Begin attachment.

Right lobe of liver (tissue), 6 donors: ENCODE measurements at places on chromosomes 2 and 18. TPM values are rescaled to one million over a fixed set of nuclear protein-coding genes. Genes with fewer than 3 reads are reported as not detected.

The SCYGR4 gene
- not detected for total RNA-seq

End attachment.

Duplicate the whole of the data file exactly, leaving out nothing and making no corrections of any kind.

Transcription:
Right lobe of liver (tissue), 6 donors: ENCODE measurements at places on chromosomes 2 and 18. TPM values are rescaled to one million over a fixed set of nuclear protein-coding genes. Genes with fewer than 3 reads are reported as not detected.

The SCYGR4 gene
- not detected for total RNA-seq